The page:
Note: This post was mostly written before the Boston Marathon bombings and the ensuing manhunt, which, as I as write this, is still underway. Condolences to all the victims and to the residents of Boston and its surroundings. May “positive disruption” expand so that alienated young men can find non-violent ways to express themselves and politicians can find the courage to support gun control.
Female empowerment has dominated our household for the past few weeks. On April 3, Daughter #1, who has been volunteering at the Bill & Melinda Gates Foundation, attended a TEDxChange talk there on “Positive Disruption” — a term used to describe making catalytic changes to society, agriculture, technology and communities.
Afterwards the teen volunteers got to meet with the presenters. D#1 was particularly taken with Halimatou Hima, a sweet and soft spoken young human rights activist from Niger.
She was also impressed by Melinda Gates. (I couldn’t help but wonder aloud whether Melinda Gates is spared eye-rolling from her kids, who are around the same age as mine. The consensus among the teens present in my minivan was that no parent is immune to eye-rolling).
TEDxChange is a program dedicated to spreading ideas in the areas of global health and development. It was created in 2010 out of a partnership between the Bill & Melinda Gates Foundation and TEDx, a program designed to give communities, organizations, and individuals the opportunity to stimulate dialogue through TED-like experiences at the local level. This talk was TedxChange’s annual global signature event.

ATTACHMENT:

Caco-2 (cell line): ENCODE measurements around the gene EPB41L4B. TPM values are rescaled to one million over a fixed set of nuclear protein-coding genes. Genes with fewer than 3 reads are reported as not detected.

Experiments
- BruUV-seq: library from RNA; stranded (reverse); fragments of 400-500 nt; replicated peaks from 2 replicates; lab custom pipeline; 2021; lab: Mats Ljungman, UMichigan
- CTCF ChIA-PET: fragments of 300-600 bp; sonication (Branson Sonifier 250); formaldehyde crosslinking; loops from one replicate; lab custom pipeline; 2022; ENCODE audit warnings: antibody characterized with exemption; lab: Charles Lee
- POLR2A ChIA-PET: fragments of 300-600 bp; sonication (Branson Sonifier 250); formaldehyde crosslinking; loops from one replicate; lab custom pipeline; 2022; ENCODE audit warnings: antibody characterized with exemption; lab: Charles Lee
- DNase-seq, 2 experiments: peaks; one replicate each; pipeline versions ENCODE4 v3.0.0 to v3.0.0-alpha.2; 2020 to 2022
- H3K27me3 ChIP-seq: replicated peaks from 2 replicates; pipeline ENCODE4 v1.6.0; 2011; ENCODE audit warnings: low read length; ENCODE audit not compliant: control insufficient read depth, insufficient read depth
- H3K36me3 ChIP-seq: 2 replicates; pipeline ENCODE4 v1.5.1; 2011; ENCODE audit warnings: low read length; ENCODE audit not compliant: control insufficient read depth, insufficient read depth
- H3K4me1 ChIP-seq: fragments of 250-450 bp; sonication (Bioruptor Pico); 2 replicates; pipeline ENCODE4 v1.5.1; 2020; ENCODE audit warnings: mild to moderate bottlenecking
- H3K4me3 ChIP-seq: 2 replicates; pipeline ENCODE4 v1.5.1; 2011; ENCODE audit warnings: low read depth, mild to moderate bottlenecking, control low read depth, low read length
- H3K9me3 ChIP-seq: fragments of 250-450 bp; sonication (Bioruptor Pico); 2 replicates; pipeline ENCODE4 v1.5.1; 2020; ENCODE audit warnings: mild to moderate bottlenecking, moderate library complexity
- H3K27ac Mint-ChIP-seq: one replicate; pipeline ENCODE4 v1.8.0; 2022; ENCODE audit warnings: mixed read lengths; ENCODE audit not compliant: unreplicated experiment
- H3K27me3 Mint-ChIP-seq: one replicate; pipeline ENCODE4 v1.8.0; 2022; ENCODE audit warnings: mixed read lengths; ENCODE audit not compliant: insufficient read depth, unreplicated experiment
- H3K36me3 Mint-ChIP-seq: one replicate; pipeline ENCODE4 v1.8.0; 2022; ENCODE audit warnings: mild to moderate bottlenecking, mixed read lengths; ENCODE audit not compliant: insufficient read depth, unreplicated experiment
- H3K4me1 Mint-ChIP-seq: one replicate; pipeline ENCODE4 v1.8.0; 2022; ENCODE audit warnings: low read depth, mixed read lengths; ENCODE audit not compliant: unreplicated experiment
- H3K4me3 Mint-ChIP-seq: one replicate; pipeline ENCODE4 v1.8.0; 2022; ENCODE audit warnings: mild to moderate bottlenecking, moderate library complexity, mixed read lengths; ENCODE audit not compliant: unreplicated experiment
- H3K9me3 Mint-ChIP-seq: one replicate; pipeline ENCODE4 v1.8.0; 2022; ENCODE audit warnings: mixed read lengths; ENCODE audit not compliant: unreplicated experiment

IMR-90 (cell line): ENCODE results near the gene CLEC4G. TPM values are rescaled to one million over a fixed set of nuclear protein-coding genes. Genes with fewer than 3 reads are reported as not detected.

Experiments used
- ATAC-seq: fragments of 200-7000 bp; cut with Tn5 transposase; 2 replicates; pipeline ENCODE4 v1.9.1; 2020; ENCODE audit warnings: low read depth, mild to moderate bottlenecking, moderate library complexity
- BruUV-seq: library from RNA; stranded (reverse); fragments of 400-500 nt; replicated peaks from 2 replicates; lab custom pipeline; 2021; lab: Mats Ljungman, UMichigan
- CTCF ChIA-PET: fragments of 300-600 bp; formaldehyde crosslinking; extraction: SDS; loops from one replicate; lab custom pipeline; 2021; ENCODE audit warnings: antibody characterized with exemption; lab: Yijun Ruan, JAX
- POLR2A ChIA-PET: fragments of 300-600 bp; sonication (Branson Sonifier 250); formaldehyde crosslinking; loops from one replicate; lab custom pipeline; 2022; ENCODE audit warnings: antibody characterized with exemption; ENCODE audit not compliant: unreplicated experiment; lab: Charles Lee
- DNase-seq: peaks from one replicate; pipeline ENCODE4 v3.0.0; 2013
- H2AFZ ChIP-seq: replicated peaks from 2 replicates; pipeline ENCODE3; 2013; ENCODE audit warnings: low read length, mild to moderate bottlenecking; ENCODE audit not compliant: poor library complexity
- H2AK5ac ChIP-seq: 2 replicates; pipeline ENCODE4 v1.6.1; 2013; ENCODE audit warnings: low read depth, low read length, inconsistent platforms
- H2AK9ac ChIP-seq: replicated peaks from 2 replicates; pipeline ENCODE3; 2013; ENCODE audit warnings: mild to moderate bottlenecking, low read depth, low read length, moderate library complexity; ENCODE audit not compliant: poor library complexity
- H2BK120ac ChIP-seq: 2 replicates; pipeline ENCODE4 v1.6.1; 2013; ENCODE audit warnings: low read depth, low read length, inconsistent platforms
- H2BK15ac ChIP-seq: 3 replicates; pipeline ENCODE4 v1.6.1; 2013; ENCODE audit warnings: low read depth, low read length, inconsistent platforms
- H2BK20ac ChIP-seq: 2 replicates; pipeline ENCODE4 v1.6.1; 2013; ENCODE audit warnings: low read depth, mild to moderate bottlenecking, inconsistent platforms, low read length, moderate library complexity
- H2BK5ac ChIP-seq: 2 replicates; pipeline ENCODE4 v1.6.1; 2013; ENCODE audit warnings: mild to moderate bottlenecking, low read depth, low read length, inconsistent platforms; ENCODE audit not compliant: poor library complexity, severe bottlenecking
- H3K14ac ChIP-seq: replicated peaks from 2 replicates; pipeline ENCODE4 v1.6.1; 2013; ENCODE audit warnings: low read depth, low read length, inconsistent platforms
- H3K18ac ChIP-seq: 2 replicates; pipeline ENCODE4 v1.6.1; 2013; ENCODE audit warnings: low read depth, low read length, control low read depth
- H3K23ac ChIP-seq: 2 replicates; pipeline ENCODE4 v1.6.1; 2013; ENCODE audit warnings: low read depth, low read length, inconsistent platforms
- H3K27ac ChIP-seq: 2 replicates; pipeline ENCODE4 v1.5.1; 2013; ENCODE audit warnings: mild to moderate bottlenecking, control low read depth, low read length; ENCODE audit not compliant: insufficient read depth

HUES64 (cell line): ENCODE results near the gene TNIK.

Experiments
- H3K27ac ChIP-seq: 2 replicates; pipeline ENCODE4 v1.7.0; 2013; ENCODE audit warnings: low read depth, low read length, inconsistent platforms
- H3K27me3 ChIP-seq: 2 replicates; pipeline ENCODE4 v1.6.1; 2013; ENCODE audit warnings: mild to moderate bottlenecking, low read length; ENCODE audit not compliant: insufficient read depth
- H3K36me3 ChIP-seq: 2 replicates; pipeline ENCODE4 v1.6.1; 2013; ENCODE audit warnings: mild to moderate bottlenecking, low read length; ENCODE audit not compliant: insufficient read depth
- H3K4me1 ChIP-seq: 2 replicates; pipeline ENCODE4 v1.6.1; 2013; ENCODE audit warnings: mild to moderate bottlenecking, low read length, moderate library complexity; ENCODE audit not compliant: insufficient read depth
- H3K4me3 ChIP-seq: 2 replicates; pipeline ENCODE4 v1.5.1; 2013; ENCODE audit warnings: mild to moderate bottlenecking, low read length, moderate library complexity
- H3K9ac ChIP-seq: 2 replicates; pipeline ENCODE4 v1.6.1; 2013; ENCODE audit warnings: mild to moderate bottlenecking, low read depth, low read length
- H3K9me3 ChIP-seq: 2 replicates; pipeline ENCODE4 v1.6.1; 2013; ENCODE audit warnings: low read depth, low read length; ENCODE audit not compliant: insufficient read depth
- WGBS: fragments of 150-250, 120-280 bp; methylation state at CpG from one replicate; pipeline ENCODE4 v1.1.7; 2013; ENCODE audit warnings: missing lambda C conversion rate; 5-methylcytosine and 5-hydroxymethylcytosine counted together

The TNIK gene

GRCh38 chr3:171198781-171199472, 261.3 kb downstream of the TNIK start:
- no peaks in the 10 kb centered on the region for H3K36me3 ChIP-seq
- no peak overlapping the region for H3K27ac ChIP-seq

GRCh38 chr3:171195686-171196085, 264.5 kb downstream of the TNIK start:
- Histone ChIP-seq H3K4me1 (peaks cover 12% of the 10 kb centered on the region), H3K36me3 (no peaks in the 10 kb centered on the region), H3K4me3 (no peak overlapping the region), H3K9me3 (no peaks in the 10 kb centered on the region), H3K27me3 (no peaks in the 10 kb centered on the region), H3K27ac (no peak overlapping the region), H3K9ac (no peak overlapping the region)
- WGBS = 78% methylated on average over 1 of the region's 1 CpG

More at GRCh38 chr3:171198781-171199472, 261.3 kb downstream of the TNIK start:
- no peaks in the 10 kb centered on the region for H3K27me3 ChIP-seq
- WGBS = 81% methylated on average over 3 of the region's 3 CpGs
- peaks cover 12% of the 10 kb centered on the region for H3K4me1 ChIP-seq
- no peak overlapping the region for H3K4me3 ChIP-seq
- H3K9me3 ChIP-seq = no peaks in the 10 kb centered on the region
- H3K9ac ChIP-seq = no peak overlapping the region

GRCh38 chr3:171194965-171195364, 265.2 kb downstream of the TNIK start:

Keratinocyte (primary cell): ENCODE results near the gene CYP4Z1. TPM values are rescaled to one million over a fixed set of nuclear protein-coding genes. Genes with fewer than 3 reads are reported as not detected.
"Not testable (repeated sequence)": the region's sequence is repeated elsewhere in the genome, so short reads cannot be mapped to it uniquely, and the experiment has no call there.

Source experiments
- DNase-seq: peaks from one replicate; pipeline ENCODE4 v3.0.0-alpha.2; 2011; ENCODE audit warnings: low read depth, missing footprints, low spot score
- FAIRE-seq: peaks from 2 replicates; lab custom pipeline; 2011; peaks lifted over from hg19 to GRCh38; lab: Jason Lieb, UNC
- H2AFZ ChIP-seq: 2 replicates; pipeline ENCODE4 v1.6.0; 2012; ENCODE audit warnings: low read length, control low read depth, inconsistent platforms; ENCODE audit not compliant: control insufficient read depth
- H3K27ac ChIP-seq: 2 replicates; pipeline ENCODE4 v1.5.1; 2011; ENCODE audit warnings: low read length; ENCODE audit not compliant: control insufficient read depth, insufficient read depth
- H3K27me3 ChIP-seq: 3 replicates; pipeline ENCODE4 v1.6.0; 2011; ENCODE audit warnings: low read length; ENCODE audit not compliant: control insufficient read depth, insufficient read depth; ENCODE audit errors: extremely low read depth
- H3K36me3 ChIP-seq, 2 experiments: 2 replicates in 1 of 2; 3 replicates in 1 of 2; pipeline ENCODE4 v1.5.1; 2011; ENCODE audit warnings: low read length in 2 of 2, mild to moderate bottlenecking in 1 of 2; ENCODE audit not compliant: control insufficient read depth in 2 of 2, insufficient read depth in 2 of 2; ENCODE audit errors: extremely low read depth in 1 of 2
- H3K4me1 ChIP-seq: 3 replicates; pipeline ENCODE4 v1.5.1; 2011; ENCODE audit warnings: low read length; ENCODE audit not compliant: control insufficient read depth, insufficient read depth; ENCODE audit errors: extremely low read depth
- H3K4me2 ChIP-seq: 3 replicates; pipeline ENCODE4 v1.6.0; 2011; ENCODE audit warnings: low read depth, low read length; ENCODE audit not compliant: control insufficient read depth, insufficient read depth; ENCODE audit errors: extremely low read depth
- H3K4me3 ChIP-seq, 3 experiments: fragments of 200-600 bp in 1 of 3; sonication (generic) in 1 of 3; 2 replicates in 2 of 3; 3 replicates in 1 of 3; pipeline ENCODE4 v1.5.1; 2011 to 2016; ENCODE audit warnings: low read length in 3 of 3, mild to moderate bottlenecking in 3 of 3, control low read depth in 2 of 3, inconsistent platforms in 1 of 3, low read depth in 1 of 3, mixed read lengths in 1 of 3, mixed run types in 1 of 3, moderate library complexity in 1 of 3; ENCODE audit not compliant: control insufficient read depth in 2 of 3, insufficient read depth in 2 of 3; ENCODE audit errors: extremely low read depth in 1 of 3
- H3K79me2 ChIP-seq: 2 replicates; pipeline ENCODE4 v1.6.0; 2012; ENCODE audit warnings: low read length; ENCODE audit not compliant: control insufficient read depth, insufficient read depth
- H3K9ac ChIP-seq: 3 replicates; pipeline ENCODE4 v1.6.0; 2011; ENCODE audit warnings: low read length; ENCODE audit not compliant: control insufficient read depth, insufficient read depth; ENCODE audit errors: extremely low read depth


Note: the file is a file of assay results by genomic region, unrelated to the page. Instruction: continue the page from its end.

D #1 also met Salim Shekh and Sikha Patra, who are featured in the film “The Revolutionary Optimists,” which describes children who are saving lives in the slums of Calcutta. That evening, she attended a screening of that film.
The next night, Jeff took Daughters #1 and #2 and me to a screening of Girl Rising, the story of nine girls from nine different countries, who fought for the right to be educated.
It’s a moving and powerful film and my girls could relate to the girls it depicted. Except at 6:30 the next morning. “Remember how determined Wadley was to go to school?” I asked, as I tried to pry my sleepy, grumpy daughters out of bed, invoking the impish Haitian girl who, post-earthquake, staged a sit-in at her reconstituted school, so she would be allowed to study there, even though her mother could not afford to pay the fees.
When your kids are exposed to such stories and when they tell you they were inspired by them, you can feel good, as a parent and as a global citizen. Isn’t this the kind of leaning in we really want? For our daughters to be part of a global movement for the betterment of all?
After the excitement of the TED talk and movies died down, we spent the rest of the week and most of that weekend preparing for Daughter #1’s trip to Japan, as part of a school exchange program. There were two mall forays (which, thankfully, turned out better than the first one) and an exhaustive hunt for a travel-safe shoulder bag with zippers that “doesn’t make me look like a forty-year-old woman.” (ouch)The trip involved traveling with a dozen other eighth-graders and two teachers, visiting Tokyo, Kyoto and Osaka and then staying with a Japanese family and attending school in the town of Izushi.